Martin created the Wild Cards setting in the early 1980s, using the roleplaying game Superworld to develop the world and premise. Martin and his initial group of players, many of whom were drawn from his local Santa Fe and Albuquerque writers' groups, created the basic setting and many of the characters were their player-characters from the game. Following the failure of his 1983 novel The Armageddon Rag, Martin moved away from novel writing to focus on a burgeoning Hollywood scripting career but hit on the idea of turning the roleplaying game into a series of short stories and anthologies, a "shared world" as it was then termed.
The first book in the series, Wild Cards, was released in 1987 and promptly sold over 100,000 copies, making it a wild success. Martin and co-editor Melinda Snodgrass (Star Trek: The Next Generation) continued working on the series, bringing in new writers and soliciting new stories from older ones, throughout the 1980s and 1990s. Martin credits the series and its high sales with keeping his name in the eye of publishers, restoring his commercial reputation after The Armageddon Rag and helped pave the way for the publication of A Game of Thrones in 1996. There was a brief pause in the series in the late 1990s and another in the early 2000s as various publishers cycled through the series (which started with Bantam and moved to Baen and then iBooks). Tor Books picked up the series in 2008 with Inside Straight, the first in a "new generation" of books, and more have followed. As of November 2018, 27 books have been published in the series to date with sales in the low millions.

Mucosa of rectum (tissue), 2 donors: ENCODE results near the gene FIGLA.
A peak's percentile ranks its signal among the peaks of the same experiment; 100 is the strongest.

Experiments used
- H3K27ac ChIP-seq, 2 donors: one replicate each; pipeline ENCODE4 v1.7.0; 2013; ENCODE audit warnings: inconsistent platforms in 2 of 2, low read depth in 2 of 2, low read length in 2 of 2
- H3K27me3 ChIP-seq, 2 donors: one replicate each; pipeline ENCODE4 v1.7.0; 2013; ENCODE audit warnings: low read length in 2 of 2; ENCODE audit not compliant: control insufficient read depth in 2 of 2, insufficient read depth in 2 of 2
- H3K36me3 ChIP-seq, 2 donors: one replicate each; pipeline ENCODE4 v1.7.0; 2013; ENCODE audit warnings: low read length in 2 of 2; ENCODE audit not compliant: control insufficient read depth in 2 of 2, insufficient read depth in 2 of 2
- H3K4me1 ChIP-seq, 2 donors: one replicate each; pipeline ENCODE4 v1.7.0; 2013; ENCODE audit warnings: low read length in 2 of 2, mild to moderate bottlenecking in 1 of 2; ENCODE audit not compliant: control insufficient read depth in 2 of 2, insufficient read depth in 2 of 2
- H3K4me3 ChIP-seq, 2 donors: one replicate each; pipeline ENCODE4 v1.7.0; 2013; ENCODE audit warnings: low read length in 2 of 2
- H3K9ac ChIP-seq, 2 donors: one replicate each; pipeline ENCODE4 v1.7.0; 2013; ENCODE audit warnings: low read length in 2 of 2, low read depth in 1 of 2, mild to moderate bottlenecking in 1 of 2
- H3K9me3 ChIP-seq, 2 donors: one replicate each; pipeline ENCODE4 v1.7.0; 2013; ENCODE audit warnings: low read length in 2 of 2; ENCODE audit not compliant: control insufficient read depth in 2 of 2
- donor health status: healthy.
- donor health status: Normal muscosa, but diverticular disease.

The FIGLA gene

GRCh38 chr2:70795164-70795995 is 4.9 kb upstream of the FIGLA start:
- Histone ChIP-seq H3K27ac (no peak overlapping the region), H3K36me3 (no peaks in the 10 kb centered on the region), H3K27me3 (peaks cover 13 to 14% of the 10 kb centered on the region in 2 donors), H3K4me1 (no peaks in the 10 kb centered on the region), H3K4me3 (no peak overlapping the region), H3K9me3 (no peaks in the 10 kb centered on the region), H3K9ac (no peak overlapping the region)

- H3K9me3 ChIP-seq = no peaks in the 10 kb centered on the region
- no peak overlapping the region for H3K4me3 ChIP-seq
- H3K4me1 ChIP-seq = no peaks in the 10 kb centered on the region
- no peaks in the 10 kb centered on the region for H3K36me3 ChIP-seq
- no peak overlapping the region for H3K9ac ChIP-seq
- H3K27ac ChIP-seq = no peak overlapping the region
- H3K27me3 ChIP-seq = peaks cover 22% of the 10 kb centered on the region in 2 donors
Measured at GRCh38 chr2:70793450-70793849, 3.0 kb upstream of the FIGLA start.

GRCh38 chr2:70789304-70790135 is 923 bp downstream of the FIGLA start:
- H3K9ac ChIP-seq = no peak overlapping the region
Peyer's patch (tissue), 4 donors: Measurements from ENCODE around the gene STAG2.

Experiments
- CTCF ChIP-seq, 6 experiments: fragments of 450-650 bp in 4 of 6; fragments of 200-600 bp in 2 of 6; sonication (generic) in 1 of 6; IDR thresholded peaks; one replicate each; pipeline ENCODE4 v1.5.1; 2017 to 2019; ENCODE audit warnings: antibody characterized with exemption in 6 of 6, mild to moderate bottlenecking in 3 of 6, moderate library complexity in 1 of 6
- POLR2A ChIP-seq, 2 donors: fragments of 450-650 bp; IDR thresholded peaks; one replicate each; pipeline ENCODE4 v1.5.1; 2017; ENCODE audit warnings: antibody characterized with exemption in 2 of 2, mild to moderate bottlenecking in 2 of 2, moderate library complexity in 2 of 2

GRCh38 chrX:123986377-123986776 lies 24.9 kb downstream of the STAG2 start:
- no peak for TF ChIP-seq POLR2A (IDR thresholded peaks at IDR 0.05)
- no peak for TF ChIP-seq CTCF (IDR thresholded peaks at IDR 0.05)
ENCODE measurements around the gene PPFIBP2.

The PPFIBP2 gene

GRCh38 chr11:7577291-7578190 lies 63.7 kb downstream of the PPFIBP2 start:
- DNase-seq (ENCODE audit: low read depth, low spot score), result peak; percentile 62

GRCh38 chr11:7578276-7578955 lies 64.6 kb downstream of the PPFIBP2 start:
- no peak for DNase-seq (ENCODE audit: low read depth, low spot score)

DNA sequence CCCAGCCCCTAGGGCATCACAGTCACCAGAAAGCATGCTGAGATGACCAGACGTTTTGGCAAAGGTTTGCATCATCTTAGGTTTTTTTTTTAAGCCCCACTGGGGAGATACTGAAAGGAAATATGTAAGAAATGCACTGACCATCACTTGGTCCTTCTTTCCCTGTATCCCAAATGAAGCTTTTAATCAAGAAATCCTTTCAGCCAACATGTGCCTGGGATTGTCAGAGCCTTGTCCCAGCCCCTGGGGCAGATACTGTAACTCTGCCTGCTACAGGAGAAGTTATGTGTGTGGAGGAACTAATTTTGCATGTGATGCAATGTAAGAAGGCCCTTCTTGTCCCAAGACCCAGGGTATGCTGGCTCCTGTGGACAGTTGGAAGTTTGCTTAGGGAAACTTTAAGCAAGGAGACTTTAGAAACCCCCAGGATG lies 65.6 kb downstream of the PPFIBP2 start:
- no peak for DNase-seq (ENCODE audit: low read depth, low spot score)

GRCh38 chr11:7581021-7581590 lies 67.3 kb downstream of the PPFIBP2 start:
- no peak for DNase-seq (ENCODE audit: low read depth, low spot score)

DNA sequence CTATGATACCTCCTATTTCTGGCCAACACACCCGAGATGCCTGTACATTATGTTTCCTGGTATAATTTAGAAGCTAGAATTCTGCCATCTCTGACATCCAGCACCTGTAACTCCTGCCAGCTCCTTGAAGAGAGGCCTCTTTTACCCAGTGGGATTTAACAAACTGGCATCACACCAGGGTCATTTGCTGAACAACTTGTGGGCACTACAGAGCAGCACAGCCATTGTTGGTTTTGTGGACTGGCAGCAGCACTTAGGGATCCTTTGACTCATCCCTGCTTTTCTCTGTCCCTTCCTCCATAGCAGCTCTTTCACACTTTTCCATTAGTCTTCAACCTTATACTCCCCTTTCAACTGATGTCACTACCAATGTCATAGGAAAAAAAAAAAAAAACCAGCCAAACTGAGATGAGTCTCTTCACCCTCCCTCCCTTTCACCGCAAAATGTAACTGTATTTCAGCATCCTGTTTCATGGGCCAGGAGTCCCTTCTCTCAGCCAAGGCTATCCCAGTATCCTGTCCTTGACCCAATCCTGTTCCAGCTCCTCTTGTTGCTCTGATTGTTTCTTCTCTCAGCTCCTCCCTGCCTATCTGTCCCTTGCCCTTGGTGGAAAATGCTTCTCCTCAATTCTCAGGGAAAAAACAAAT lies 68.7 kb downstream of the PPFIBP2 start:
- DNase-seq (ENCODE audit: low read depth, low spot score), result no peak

The premise of the series is that, in an alternative 1946, an alien virus is released over New York City. 90% of these infected by the virus die instantly ("Drawing the Black Queen"). 9% are transformed into deformed freaks ("Jokers"). 1% gain amazing superpowers ("Aces"). Smaller outbreaks spread the virus all over the globe. The bulk of the series takes place contemporary to publication date and explores the ramifications of a world where both superpowers and alien races are known to exist.
SyFy (who are launching their own GRRM adaptation, Nightflyers, next month) optioned the series almost a decade ago. Their parent company Universal re-optioned the rights with a view to both film and TV applications, and have now placed the project with Universal Cable Productions and Hulu. Andrew Miller (The Secret Circle) is to act as showrunner and executive producer, with Snodgrass and Martin to act as executive producers.
Martin has an exclusivity deal with HBO, which will be airing the final season of Game of Thrones in April 2019, so his role on the Wild Cards series will be hands-off, with Snodgrass expected to take more of an active oversight role.